Are there any mortgage providers who will lend money to properties with a Section 106 agreement?
Answered on 27 January 2019 by Nick Morrey
We are trying to secure a mortgage on a build with 106 attached and cannot find any lender who will do this. Can you help?
What Is A Section 106 Agreement?
A Section 106 agreement is a planning obligation placed on a development by the Local Authority and is most commonly used to ensure that the development meets local and national requirements for affordable housing. However, they may also cover other situations such as the improvement of the local transport network.
Planning Obligations are used for three purposes:
- Prescribe the nature of development (for example, requiring a given portion of housing is affordable)
- Compensate for loss or damage created by a development (for example, loss of open space)
- Mitigate a development’s impact (for example, through increased public transport provision).
How Does A Section 106 Agreement Affect Getting A Mortgage?
Local authorities, in their planning agreements, often attach conditions to the way these houses can be sold through what are known as ‘section 106 agreements’ or ‘restrictive covenants’. Buyers should be made aware of these when they buy a new property or when a property changes hands.
The Council of Mortgage Lenders issue standard instructions to solicitors on behalf of its members and among these is the following clause:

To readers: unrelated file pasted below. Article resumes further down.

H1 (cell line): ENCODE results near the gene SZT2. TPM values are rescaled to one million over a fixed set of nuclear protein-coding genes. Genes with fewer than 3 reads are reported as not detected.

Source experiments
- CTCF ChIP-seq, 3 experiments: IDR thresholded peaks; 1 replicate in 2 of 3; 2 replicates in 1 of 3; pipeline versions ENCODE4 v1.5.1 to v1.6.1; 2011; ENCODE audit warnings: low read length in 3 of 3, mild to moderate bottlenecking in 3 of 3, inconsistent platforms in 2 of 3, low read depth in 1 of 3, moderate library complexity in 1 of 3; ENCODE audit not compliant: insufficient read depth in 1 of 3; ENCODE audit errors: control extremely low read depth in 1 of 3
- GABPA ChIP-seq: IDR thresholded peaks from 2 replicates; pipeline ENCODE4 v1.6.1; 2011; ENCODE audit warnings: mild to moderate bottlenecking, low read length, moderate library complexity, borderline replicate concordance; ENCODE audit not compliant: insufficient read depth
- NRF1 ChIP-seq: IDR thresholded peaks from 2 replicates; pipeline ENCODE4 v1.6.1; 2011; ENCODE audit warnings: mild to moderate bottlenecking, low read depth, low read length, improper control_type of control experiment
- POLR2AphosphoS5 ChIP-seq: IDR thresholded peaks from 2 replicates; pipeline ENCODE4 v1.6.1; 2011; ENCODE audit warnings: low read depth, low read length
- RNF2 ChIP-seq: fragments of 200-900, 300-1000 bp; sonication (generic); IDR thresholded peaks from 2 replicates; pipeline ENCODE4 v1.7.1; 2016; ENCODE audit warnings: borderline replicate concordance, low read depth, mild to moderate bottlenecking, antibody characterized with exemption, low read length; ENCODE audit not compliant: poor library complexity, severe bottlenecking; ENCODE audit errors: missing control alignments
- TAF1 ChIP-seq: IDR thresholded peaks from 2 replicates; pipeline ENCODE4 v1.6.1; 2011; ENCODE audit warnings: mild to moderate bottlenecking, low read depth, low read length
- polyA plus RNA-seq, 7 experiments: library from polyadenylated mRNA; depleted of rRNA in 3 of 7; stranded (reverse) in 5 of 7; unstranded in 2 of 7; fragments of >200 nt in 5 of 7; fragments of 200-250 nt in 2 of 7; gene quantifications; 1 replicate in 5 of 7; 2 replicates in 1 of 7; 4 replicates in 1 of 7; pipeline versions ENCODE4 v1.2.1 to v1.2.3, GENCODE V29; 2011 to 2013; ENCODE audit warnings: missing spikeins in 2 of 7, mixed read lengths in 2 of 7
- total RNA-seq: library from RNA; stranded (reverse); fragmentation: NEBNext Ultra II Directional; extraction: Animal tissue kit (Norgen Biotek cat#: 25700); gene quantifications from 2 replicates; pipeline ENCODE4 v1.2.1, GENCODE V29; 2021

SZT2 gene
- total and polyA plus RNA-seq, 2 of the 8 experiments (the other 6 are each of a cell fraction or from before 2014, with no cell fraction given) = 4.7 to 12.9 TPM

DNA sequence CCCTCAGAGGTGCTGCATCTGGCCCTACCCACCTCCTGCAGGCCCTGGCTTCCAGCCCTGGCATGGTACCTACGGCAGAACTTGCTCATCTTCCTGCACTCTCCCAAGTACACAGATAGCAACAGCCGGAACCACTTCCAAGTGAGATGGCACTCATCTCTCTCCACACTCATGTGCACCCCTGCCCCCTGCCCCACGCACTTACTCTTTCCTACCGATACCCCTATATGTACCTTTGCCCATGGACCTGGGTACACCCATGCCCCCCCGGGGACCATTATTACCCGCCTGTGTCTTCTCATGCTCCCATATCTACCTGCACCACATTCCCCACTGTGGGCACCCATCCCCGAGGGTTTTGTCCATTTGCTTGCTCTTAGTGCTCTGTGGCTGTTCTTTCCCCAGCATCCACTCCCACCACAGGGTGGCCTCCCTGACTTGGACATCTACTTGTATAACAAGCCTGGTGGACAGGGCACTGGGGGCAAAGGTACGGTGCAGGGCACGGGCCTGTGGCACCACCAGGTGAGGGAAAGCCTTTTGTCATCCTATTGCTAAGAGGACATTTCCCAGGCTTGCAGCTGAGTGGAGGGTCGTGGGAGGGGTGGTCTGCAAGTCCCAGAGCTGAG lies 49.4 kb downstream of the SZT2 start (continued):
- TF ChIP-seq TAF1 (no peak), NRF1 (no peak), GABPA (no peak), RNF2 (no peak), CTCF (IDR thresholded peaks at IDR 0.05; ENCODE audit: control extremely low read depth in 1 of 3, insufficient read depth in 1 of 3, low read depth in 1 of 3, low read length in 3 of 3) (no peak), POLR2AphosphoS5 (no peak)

"5.3.5 If the property will be subject to any enforceable restrictions, for example under an agreement (such as an agreement under section 106 of the Town and Country Planning Act 1990) or in a planning permission, which, at the time of completion, might reasonably be expected materially to affect its value or its future marketability, you should report this to us."
Such restrictions may make it difficult for a lender to achieve a sale should they repossess the property and for this reason it can give rise to difficulties in obtaining a mortgage. However, I would normally expect you to be able to secure a mortgage, albeit from a smaller choice of lenders.
I recommend that you get full details of the restriction from your local planning office or the developer and speak to an independent mortgage adviser about your requirements.
Ask The Mortgage Experts answers are based on the information provided and do not constitute advice under the Financial Services & Markets Act. They reflect the personal views of the authors and do not necessarily represent the views, positions, strategies or opinions of John Charcol. All comments are made in good faith, and John Charcol will not accept liability for them. We recommend you seek professional advice with regard to any of these topics where appropriate.